David Hadju is a professor at the Columbia University School of Journalism. Living in New York City he is surrounded by action, and his essays reflect his intense passion for the passing scene. One senses that he is not looking from his window at his subjects but jumping into their milieu, whether it be music greats and lesser-knowns (from Elvis Presley and his minder, the scurrilous Colonel, to the Beatles, to Starbucks muzak) or culture chameleons like Alan Lomax, about whom, I believe, he has captured the zeitgeist in this one damning wrap-up:
“Alan Lomax deserves recognition, even gratitude; but so does my paperboy, and that doesn’t make him the author of the stuff.”
Hadju reviews albums, books, even whole genres with wit and wisdom.
His scathing examination of the “Colonel” (actually an Eastern European con artist and ex-carnie) who leeched onto and possibly increased the fame and fortune of Elvis Presley makes us wonder where we were all along. And where was Elvis? Did he simply feel more comfortable being lied to by the Colonel than being lionized and possibly ripped apart by the press? With the Colonel at his back, Presley was invulnerable – yet he was also declawed. Would Presley have made it as a Nuevo-Brando if the Colonel had not brokered deals for him so that he “made one movie thirty-one times” – the aw-shucks hero beats up bad guys, gets girls, sings bland songs among waving palms or under harvest moons? Or was the wily Colonel, eye to the main chance and the big bucks, cleverly keeping Presley from disastrous downfall?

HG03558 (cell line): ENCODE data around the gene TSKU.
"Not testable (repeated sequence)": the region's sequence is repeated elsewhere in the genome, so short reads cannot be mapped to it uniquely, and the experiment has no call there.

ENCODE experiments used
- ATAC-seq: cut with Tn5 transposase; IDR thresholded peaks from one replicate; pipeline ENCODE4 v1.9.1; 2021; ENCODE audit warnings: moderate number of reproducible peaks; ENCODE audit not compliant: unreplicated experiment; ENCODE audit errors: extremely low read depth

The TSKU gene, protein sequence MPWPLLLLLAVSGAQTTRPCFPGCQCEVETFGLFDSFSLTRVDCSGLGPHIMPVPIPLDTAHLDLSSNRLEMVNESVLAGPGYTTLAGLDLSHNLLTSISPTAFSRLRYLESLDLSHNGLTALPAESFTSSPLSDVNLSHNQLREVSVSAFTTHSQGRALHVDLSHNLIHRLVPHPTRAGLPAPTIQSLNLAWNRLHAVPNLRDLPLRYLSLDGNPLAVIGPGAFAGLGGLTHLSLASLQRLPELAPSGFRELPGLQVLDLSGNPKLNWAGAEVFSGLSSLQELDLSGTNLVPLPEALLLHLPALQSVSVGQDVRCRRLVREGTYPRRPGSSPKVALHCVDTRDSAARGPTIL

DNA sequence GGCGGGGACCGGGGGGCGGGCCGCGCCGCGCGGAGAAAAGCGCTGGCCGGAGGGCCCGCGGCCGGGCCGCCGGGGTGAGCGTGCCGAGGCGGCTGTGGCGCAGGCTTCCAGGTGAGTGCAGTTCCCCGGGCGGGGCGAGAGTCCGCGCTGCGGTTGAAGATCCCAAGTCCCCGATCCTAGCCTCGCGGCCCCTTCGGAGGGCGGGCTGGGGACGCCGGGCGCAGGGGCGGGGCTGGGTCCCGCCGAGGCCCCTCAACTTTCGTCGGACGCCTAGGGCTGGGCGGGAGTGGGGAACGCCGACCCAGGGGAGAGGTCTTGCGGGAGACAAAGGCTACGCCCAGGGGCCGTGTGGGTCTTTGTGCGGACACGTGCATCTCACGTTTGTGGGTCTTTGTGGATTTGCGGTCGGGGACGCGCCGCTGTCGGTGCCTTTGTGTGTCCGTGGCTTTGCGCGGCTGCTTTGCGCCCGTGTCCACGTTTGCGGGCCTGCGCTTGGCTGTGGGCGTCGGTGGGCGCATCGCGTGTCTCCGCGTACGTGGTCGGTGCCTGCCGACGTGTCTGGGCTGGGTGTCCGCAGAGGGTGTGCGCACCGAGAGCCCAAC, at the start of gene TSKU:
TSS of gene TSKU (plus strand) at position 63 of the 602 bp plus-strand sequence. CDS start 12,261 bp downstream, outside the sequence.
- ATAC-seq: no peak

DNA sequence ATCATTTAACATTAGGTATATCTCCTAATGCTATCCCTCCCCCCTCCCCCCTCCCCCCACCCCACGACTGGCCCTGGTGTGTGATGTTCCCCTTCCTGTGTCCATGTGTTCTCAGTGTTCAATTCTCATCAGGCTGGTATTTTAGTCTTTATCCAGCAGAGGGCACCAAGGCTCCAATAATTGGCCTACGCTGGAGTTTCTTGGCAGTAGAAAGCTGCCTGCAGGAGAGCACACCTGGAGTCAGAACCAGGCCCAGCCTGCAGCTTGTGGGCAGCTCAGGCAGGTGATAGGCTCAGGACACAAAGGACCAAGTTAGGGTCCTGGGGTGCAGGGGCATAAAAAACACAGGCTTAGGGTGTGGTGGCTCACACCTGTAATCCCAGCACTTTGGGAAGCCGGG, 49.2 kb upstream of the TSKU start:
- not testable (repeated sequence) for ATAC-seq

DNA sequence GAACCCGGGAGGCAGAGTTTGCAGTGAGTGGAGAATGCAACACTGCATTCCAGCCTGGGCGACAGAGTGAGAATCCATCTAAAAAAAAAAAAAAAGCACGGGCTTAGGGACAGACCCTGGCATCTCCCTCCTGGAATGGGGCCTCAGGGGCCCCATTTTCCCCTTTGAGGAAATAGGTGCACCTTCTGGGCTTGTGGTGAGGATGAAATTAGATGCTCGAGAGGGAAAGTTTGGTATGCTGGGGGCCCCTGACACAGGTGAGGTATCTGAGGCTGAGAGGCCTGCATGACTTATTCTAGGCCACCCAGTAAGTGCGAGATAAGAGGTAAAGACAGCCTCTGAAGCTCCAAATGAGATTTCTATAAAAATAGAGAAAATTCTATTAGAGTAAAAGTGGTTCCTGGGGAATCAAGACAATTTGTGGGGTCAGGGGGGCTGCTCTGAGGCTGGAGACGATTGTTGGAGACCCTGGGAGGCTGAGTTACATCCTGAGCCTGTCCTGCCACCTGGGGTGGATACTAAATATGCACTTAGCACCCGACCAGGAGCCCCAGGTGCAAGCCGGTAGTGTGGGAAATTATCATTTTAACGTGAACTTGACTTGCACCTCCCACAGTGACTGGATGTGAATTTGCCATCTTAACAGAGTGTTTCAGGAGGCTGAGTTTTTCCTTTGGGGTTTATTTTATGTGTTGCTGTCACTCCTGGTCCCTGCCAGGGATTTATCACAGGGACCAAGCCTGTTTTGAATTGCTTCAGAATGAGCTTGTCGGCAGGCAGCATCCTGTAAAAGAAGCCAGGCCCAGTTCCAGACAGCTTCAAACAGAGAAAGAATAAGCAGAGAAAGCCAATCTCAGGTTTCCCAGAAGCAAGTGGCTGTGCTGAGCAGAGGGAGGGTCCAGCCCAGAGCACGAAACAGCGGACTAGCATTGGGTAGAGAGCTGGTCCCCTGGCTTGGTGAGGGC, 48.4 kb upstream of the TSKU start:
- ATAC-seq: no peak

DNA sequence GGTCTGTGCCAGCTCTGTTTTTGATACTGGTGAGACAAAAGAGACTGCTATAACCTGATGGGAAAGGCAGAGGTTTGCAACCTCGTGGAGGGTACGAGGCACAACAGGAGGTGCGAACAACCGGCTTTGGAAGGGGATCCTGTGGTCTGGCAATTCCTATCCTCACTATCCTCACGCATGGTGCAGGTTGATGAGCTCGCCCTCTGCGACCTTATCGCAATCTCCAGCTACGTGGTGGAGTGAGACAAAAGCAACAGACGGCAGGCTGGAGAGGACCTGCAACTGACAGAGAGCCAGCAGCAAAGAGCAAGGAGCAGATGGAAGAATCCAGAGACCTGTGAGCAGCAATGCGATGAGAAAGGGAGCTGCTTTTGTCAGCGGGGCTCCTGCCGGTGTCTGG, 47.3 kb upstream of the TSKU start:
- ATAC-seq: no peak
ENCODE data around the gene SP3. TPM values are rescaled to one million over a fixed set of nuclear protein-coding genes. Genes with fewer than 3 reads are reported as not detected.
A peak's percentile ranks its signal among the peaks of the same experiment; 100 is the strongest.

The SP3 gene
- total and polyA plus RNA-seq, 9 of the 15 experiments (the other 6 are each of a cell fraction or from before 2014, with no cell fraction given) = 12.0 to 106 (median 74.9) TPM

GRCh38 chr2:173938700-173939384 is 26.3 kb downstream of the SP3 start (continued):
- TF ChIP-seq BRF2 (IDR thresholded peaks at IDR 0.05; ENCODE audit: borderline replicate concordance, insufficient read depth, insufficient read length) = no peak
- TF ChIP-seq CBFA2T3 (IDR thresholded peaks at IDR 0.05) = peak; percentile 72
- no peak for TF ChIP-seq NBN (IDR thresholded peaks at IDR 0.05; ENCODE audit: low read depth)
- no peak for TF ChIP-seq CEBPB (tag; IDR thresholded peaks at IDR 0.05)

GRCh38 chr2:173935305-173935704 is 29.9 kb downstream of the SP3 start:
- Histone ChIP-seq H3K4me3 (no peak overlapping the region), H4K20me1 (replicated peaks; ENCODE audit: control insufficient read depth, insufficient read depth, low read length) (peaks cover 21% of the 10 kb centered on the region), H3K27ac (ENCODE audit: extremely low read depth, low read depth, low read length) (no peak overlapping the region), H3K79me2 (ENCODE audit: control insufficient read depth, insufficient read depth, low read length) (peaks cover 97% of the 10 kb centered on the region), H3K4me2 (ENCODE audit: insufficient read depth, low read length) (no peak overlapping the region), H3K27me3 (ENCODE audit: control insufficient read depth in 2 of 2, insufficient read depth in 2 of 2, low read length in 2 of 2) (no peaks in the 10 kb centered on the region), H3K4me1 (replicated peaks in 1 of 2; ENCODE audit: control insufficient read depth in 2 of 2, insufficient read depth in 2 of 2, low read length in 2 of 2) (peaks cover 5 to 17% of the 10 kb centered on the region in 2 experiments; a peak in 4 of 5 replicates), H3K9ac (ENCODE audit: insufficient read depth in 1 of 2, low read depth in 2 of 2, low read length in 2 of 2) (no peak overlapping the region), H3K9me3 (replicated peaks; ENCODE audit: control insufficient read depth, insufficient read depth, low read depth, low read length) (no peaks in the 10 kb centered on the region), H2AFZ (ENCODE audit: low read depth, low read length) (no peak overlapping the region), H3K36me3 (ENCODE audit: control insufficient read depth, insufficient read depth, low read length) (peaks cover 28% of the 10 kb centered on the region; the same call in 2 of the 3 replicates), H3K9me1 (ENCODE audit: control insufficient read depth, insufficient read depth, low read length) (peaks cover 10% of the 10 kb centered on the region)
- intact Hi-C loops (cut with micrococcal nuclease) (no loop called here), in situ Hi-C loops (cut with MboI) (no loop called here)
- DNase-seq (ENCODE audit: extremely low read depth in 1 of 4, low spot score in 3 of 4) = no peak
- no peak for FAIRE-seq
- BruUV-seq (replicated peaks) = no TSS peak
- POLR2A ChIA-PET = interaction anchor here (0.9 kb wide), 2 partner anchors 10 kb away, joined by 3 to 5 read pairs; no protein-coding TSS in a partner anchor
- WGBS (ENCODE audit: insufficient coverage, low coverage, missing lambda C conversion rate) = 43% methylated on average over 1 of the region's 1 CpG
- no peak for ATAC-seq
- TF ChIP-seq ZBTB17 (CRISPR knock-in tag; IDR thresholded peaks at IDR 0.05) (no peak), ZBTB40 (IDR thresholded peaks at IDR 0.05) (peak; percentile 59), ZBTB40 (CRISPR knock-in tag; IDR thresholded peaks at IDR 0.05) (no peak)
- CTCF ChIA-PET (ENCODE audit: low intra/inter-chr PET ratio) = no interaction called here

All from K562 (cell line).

The essay that leaped out at me was “Sammy Davis Jr: Two Lives.” It will be impossible to read this now without drawing heavy lines between the tormented life of one of America’s greatest song-and dance men and – well, one of America’s other greatest song-and dance-men.
For it seems that Davis, who was the darling black step-child of the Rat Pat, the beloved entertainer across all boards, rich, successful despite his intractable non-conformity, had within him an “inner white man” yearning to get out. Frustrated at even the smallest whiff of prejudice, correctly recognizing that people could hate him on sight for no other reason than his color, Davis longed for a non-stigmatizing whitewash. In that he could never be satisfied. Hadju quotes Davis as revealing that only his performing allowed him to step out of his skin:
“While I was performing they suddenly forgot what I was and there were times when even I could forget it…”What I was…what a sad encapsulation of how prejudice leads to self- hatred. Davis had no way out of his cage of color; in a later generation, with the culture changed just that little bit and with overarching wealth and ambition to pad the enterprise, another legendary American entertainer almost succeeded where Davis failed….